1. Hi Gregg, yes it would be and it would also depend on the client and usage fees which we discuss in our business section. However it has to be said that you’d probably only be going to such lengths of such a set if it was a big campaign shoot. The model would be getting paid several thousand, the photographer even more, the hair and makeup may be towards 1K for a day and the set build would be whatever the carpenter rates would be for a couple of days work so yes this type of ‘big production’ shoot can run into many thousands. This particular shoot we actually made use of the set, as we built it ourselves (well Tim and his dad did) for another project we were working on for The One Show on BBC1 – You can see that here – it’s the Dali Atomicus video after we finished we thought we could re-purpose the set for a couple of fashion shots.

  3. In the wide shot of the behind the scenes, on the left side of the studio it looks like there’s a projector with something hanging from a C-stand in front of it. Is that serving a purpose in this shot?

  4. Hi Karl.
    Great shot as usual. Could you share some info on the wood background panels? Did you make them or are they available as a finished product?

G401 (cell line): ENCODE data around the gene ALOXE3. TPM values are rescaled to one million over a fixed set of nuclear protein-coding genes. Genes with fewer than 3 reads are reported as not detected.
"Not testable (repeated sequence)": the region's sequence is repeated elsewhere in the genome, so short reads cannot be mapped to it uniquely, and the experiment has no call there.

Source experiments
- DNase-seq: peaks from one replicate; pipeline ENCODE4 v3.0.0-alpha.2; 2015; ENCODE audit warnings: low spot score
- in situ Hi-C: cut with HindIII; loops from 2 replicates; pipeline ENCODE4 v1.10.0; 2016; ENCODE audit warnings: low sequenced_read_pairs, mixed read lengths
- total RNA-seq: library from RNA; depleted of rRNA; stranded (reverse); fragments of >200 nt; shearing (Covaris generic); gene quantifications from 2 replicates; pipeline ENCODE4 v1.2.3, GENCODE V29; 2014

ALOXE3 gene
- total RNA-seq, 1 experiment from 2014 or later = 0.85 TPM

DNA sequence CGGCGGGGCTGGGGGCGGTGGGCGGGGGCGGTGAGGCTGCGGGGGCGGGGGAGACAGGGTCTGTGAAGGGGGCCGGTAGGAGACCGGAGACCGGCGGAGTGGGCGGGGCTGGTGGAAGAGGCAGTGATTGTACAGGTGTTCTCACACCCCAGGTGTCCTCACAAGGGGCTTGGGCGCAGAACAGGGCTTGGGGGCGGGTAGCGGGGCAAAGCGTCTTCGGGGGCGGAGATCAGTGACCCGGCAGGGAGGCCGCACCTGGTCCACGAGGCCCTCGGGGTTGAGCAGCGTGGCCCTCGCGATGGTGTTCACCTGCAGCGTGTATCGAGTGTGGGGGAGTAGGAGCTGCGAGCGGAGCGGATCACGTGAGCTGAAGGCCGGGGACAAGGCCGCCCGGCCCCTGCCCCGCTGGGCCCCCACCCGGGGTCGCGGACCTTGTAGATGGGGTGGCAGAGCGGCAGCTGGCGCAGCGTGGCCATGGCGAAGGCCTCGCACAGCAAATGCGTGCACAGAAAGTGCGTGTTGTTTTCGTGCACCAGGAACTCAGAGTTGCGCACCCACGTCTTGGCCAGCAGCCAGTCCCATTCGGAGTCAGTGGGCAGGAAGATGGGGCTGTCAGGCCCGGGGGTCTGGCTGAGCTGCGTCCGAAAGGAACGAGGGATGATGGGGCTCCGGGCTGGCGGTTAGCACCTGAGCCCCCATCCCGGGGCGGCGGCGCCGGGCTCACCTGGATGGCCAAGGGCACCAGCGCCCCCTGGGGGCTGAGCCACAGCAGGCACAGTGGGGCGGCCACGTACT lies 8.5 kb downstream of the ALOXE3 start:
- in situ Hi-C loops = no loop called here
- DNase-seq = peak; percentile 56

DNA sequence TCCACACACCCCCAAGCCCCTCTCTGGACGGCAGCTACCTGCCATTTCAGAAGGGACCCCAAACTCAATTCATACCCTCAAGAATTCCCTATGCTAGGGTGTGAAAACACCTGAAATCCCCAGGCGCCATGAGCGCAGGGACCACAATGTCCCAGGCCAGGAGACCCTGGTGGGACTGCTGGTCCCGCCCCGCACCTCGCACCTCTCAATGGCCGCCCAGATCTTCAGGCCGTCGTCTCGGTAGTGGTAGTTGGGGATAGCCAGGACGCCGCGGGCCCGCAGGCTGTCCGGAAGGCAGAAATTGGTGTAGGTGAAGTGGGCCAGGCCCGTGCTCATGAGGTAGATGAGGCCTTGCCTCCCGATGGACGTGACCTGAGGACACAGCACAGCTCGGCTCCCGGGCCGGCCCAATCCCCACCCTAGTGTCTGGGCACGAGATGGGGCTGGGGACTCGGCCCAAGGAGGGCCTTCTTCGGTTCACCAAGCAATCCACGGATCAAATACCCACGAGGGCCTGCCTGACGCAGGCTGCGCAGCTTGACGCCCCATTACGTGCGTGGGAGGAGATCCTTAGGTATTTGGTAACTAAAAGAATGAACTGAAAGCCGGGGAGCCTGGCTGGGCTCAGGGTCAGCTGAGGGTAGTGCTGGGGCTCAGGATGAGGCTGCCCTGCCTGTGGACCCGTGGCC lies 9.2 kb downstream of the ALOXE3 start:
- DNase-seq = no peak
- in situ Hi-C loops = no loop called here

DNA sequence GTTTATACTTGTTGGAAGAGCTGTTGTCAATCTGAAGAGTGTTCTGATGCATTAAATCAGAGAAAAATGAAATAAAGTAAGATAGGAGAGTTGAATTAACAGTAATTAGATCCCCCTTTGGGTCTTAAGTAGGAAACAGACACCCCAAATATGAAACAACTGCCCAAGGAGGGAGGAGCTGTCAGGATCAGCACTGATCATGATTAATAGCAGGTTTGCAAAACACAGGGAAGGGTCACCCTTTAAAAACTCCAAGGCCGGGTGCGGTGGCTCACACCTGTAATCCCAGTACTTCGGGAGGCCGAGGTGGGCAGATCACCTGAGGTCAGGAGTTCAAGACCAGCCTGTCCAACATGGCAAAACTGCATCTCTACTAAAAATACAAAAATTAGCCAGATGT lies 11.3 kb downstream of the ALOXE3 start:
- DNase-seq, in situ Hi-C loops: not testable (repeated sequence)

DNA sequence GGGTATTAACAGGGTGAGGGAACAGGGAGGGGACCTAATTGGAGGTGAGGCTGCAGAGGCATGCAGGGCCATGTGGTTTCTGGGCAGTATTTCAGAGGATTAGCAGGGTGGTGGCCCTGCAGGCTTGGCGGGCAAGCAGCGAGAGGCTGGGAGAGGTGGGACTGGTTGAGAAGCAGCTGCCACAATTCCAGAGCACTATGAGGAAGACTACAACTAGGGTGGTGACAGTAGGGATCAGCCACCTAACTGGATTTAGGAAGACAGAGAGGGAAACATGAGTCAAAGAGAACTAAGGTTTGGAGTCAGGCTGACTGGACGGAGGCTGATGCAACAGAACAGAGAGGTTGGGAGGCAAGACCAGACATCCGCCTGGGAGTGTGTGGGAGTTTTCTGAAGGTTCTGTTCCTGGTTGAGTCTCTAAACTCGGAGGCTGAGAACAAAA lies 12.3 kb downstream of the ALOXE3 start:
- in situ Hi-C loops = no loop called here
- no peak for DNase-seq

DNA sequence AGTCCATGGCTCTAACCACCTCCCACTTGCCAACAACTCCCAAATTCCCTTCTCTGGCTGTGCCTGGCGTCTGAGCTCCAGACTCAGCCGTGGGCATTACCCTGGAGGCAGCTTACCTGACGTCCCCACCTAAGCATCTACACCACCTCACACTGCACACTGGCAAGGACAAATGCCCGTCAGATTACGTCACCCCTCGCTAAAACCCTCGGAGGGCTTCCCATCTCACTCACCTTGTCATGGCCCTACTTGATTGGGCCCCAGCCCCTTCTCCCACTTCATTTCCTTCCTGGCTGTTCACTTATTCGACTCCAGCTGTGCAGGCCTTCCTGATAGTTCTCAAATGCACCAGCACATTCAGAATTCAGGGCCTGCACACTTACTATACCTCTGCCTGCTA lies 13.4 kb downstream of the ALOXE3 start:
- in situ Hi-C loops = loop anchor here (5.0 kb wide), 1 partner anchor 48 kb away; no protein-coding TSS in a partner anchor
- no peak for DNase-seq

5. Hello Karl,

    Thank you for another amazing tutorial. I have been wanting to also suspend a swing from the I beam in my studio, can you share what mechanism you used to hang your swing?

    Thanks again

    1. Hi Jonathan, we didn’t do anything special, we just put a large carabiner clip on the end of each length of the rope, through it over the beam and then clipped it to the rope.

  6. Very creative shoot. As I watched here are my ideas….

    1. Create a different background without the wall texture maybe something simple with a complimentary gel.

    2. Spray water behind her and light it up.

    3. For the front water shot… have a an assist with a bucket on either side and have them create a bell of water over her head simultaneously. An powerful expression/pose would be great in that scenario.

    Love your work and the fact that you are sharing your creative process!

  7. Very beautiful video and great shot! Maybe for her to have her hands working easily in the pics a small clutch bag may do the trick. Also for the water throwing, you might need someone with less power, preferably a female to throw the water. His muscles are too much to do that delicate work!

  8. HI Karl,